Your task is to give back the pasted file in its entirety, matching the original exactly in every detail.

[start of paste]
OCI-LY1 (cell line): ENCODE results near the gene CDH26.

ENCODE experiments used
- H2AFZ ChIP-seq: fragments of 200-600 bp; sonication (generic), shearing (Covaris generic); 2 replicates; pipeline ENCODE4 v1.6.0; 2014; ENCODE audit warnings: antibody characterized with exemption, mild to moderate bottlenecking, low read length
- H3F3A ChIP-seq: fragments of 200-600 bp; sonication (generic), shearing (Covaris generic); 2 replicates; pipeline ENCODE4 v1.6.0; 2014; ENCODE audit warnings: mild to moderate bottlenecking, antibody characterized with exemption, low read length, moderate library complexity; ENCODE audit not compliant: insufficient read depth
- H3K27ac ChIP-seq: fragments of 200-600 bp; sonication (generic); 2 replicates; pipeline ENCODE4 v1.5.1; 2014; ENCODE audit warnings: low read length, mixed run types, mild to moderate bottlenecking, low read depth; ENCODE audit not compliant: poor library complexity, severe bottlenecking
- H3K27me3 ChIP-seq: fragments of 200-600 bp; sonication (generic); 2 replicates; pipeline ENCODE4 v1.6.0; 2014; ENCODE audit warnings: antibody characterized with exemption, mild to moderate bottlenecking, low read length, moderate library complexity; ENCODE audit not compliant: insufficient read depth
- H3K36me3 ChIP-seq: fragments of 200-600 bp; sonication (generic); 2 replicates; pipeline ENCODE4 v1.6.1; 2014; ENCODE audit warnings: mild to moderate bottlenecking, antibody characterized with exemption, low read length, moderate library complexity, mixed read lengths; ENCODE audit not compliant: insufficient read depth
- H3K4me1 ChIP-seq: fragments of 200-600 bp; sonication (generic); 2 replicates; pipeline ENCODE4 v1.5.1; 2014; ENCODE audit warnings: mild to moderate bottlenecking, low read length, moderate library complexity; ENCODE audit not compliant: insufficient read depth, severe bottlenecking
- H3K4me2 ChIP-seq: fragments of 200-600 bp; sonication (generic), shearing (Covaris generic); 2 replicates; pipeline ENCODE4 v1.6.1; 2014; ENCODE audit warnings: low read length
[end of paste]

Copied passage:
OCI-LY1 (cell line): ENCODE results near the gene CDH26.

ENCODE experiments used
- H2AFZ ChIP-seq: fragments of 200-600 bp; sonication (generic), shearing (Covaris generic); 2 replicates; pipeline ENCODE4 v1.6.0; 2014; ENCODE audit warnings: antibody characterized with exemption, mild to moderate bottlenecking, low read length
- H3F3A ChIP-seq: fragments of 200-600 bp; sonication (generic), shearing (Covaris generic); 2 replicates; pipeline ENCODE4 v1.6.0; 2014; ENCODE audit warnings: mild to moderate bottlenecking, antibody characterized with exemption, low read length, moderate library complexity; ENCODE audit not compliant: insufficient read depth
- H3K27ac ChIP-seq: fragments of 200-600 bp; sonication (generic); 2 replicates; pipeline ENCODE4 v1.5.1; 2014; ENCODE audit warnings: low read length, mixed run types, mild to moderate bottlenecking, low read depth; ENCODE audit not compliant: poor library complexity, severe bottlenecking
- H3K27me3 ChIP-seq: fragments of 200-600 bp; sonication (generic); 2 replicates; pipeline ENCODE4 v1.6.0; 2014; ENCODE audit warnings: antibody characterized with exemption, mild to moderate bottlenecking, low read length, moderate library complexity; ENCODE audit not compliant: insufficient read depth
- H3K36me3 ChIP-seq: fragments of 200-600 bp; sonication (generic); 2 replicates; pipeline ENCODE4 v1.6.1; 2014; ENCODE audit warnings: mild to moderate bottlenecking, antibody characterized with exemption, low read length, moderate library complexity, mixed read lengths; ENCODE audit not compliant: insufficient read depth
- H3K4me1 ChIP-seq: fragments of 200-600 bp; sonication (generic); 2 replicates; pipeline ENCODE4 v1.5.1; 2014; ENCODE audit warnings: mild to moderate bottlenecking, low read length, moderate library complexity; ENCODE audit not compliant: insufficient read depth, severe bottlenecking
- H3K4me2 ChIP-seq: fragments of 200-600 bp; sonication (generic), shearing (Covaris generic); 2 replicates; pipeline ENCODE4 v1.6.1; 2014; ENCODE audit warnings: low read length